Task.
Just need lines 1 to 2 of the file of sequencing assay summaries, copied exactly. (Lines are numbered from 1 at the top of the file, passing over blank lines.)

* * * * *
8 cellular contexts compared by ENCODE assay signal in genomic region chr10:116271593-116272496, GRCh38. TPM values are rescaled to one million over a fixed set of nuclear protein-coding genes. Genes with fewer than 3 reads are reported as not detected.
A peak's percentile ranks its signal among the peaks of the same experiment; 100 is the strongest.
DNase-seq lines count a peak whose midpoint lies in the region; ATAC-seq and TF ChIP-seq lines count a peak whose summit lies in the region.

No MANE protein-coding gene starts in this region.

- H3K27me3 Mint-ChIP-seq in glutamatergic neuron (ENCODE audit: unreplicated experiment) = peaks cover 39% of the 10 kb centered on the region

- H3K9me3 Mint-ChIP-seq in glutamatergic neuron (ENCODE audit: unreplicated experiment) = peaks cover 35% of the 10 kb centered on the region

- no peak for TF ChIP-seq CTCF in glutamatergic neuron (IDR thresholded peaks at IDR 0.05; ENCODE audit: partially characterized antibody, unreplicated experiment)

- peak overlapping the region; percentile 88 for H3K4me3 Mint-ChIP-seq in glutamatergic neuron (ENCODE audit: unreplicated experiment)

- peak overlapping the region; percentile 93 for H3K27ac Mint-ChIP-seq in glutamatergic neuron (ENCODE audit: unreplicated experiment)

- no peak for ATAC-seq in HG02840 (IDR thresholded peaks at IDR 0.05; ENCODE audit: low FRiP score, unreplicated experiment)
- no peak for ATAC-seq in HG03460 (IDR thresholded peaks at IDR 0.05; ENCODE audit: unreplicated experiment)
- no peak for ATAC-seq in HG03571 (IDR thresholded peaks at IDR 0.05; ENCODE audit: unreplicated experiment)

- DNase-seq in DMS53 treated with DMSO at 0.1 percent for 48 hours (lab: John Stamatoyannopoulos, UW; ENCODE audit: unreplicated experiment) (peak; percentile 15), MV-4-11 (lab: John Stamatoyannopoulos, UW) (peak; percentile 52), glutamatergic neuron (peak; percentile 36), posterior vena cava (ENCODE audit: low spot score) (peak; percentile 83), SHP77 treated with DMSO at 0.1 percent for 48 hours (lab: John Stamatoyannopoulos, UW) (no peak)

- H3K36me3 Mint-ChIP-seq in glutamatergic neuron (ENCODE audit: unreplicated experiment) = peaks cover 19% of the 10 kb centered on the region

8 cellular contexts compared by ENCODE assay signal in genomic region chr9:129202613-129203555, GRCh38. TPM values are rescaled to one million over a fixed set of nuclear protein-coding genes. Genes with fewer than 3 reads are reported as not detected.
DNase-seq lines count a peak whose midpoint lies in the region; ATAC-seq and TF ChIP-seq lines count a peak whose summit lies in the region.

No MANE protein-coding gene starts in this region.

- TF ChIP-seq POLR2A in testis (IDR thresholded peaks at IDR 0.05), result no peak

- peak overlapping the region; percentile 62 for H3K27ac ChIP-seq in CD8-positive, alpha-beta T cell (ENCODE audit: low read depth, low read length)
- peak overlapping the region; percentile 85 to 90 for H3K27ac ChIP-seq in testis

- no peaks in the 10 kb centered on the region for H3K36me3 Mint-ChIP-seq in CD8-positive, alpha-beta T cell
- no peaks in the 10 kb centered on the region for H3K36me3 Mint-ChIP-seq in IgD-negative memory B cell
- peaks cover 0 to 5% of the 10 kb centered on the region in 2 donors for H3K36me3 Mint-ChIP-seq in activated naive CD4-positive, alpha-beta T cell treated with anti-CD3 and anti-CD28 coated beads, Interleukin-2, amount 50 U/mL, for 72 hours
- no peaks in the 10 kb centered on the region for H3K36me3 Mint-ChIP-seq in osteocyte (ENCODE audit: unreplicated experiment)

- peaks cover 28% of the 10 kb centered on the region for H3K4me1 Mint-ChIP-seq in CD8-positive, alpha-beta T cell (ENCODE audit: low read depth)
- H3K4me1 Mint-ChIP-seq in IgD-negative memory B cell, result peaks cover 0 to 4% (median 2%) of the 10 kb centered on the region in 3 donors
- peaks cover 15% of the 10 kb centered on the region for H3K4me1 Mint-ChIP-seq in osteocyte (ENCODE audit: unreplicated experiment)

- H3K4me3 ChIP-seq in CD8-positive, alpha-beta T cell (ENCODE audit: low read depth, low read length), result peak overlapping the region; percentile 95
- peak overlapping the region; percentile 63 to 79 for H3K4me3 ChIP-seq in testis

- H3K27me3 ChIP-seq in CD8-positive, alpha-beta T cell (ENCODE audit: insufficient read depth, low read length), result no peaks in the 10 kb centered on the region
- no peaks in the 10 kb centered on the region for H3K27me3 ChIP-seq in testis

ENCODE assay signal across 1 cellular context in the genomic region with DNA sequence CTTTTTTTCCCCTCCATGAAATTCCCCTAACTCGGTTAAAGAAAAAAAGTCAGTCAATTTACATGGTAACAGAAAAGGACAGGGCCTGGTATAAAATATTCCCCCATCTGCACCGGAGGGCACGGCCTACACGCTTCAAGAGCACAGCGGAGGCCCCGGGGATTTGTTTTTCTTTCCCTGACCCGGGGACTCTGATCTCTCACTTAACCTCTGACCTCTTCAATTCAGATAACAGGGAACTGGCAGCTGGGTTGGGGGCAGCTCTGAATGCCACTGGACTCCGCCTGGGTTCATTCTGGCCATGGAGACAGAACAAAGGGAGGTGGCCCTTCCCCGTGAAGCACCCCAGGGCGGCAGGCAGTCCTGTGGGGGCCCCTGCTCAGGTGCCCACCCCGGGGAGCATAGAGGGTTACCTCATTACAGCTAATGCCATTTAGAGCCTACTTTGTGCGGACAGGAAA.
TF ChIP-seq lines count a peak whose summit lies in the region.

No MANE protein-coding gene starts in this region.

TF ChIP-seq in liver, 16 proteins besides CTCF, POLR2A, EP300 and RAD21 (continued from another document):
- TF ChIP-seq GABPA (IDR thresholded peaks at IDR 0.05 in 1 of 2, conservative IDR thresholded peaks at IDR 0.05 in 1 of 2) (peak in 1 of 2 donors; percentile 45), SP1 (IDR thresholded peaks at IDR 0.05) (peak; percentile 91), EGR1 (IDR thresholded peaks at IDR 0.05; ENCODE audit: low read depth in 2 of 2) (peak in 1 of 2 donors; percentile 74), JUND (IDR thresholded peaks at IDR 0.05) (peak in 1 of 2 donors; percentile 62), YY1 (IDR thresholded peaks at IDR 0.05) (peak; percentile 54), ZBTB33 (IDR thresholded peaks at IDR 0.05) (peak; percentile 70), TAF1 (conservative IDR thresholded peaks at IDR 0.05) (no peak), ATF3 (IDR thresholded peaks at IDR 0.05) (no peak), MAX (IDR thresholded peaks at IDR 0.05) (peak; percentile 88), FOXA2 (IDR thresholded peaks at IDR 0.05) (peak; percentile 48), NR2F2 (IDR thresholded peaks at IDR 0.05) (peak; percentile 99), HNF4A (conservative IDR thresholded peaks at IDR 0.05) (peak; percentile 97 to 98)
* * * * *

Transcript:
8 cellular contexts compared by ENCODE assay signal in genomic region chr10:116271593-116272496, GRCh38. TPM values are rescaled to one million over a fixed set of nuclear protein-coding genes. Genes with fewer than 3 reads are reported as not detected.
A peak's percentile ranks its signal among the peaks of the same experiment; 100 is the strongest.